On reading page 2 of our submission, you will note that we attach a great deal of importance to safety. I'll let Michael Murphy elaborate further on that principle. We believe safety is the cornerstone of passenger confidence in the airline industry.
Lower fares and attractive features matter little to passengers if their lives are regularly in danger or threatened.
On page 4 of our submission, we focus on service quality. The first thing we are looking for is full passenger information disclosure. Passengers are entitled to complete, timely disclosure of all information that is material to their flight, including information on routing, connections, fares, accommodation, facilities and baggage rules. Passengers are entitled to be informed of changes in respect of reservations and other related matters.
I'm giving you a quick overview of our submission. While some of the points we raise may appear insignificant at first glance—for example, the width of the seats and other transportation considerations—they are in fact quite important. You will find listed on page 5 the general service standards that we believe should apply throughout the industry.
Page 5 of our submission also contains an interesting proposal, one that was inspired by US legislation, even though the proposal was subsequently withdrawn following intensive lobbying by the carriers. I maintain, nevertheless, that the proposal is a sound one. Airports and air carriers should provide a complaint service, and should publish monthly, including on the Internet, within 45 days of the end of each month the number of complaints received by mail and by e-mail messages on such topics as disability discrimination, including discrimination on the basis of race, colour, ethnic origin or official language.
Although I'm an Anglophone, I have sometimes been shocked by the lack of service in French available on certain airlines. The federal government should view the restructuring of the airline industry as an opportunity to impose an adequate level of bilingualism on flights across the country.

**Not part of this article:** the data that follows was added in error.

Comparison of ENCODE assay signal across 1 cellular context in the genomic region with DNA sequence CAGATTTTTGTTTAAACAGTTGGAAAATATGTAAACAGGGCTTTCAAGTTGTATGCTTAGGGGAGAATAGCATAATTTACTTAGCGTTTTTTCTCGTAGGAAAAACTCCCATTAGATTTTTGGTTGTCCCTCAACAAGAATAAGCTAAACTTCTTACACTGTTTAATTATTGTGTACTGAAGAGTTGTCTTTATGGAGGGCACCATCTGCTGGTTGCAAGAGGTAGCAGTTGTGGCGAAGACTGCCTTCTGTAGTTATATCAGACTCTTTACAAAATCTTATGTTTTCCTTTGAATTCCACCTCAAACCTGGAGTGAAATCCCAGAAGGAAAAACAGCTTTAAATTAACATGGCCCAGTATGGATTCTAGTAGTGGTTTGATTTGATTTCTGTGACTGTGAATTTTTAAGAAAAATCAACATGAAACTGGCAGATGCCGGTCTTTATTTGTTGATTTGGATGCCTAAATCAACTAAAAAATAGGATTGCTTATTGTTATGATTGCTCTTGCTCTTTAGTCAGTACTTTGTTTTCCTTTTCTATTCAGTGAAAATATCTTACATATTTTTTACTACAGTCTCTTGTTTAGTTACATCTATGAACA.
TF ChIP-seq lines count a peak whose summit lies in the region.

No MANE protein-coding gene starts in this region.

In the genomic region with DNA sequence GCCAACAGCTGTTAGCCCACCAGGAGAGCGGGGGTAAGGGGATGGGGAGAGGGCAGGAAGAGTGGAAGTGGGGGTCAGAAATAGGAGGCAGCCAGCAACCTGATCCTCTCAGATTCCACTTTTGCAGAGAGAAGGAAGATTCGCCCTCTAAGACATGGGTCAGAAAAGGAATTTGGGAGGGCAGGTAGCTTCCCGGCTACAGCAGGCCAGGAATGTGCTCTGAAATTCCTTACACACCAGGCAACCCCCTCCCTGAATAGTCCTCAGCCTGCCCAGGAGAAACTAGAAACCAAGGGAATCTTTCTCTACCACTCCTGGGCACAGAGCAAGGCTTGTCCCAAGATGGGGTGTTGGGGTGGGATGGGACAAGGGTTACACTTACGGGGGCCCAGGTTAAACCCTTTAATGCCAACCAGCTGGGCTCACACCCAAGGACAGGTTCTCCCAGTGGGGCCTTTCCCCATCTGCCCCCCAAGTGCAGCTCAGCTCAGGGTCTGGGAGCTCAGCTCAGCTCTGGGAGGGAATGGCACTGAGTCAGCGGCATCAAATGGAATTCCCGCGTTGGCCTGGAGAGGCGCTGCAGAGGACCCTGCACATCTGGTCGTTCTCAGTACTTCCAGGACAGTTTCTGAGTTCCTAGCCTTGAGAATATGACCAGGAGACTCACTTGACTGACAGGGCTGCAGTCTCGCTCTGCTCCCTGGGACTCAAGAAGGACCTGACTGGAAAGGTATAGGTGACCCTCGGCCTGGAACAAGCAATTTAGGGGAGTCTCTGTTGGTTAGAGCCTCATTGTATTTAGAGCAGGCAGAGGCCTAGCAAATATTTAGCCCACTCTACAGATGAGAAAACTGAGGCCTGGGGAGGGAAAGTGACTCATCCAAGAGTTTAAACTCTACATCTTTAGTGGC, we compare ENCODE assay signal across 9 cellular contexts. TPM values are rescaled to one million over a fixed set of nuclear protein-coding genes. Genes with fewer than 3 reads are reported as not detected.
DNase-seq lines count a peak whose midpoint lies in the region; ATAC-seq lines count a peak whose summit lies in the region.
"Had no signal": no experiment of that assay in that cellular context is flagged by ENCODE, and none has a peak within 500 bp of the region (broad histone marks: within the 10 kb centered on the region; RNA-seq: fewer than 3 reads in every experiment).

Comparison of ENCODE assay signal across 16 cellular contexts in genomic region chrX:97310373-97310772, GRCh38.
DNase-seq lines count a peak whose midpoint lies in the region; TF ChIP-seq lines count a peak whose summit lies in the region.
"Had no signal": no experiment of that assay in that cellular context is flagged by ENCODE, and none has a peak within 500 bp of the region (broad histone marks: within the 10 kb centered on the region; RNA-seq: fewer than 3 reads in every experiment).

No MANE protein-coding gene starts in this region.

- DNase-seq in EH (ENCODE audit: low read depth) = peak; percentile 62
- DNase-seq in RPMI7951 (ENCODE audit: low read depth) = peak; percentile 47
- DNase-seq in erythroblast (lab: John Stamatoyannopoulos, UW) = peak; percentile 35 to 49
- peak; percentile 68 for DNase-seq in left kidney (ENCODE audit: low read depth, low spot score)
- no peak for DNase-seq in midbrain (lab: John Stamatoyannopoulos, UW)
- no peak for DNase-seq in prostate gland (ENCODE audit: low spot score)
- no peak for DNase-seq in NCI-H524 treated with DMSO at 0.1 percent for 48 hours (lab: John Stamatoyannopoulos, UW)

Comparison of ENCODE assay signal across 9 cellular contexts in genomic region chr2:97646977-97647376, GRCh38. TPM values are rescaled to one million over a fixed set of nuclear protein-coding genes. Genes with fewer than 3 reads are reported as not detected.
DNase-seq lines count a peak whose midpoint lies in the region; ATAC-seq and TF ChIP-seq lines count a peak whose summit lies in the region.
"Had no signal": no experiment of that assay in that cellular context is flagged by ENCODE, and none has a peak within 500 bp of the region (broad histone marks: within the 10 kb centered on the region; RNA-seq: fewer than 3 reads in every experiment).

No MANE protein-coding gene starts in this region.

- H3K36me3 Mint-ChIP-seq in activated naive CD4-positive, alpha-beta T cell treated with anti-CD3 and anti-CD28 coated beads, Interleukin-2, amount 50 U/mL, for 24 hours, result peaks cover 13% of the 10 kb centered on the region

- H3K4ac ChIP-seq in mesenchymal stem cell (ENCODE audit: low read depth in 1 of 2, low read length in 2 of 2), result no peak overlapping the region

I'll conclude on that note. Although our submission also touches on fares, I won't get into that subject because Mr. Janigan has already talked about fares at considerable length. Thank you, Mr. Chairman.
The Chair: Thank you, Mr. Gow.
Mr. Murphy for five minutes.
Mr. Michael Murphy (Chairman, Air Passenger Safety Group, Canadian Association of Airline Passengers): Thank you, Mr. Chairman. I am honoured to be here today to address the committee.
I will begin in English and switch over to French later. I will be focussing on three issues: firstly, our concerns about passenger safety; secondly, passenger information disclosure; and thirdly, passenger participation in the regulatory process.
First, on the subject of safety, we are concerned at the present time about the safety of our airlines because of the cuts to emergency services at airports over the past five years and because of the wiring used by the airlines, particularly aromatic polyamide wire such as Kapton and Apical.
We are also concerned in view of the cost-benefit analysis that is being done. In our view, such analyses serve no purpose and should never be the basis for policy formulation.
Another concern we have is the accuracy of information coming out on aviation safety. We find it our job to make sure statements made by government and other participants are accurate. We check footnotes and that sort of thing and frequently find serious errors that cause us to wonder if decisions are made carefully.
We have concerns about the databases that are kept on aviation safety. I think it's fair to say, even by internal admission, these are largely incomplete, in spite of the best efforts of people to keep them up to date.
We also have concerns about the federal oversight of large chunks of the aviation community. When Transport Canada spun off air traffic control and the airports, it was said there'd be federal presence on the boards of directors—three members of the board of directors of NAV CANADA, and members on the boards of all the major airports. Through access to information, we found out informally there was no briefing going on between these federal appointees and the federal government to—
The Chair: Mr. Murphy, I don't want to interrupt, but do you have anything relevant to the terms of reference this committee is attempting to study?
Mr. Michael Murphy: I apologize, sir, if my comments were not relevant.
I will move on. These are the security aspects of the Charter of Rights and Freedoms, Mr. Chairman. I apologize if they aren't deemed to be relevant.
In terms of public involvement, we would like to see passengers involved in more than just superficial opinion polls. We know that opinion polls are taken from time to time. We're told there's a CARAC process. It's a regulatory process and one that we participate in. We're told it's a public process, and indeed the public can appear before it. However, it is in Ottawa; it is unilingual; and it requires a tremendous knowledge of aviation, and travel to Ottawa.
We're suggesting that through the Charter of Rights and Freedoms, passengers be consulted in a more open manner. They need to be briefed. They can't simply be asked opinions on complex technical matters.
Finally, in terms of information, when you buy a car you can pick up consumer reports or go on the Internet and find information instantly that's usually free or at very little cost. The information is often plentiful. However, when making decisions on aviation, choosing to fly on an airline or aircraft or from an airport, this information is very difficult to find for passengers.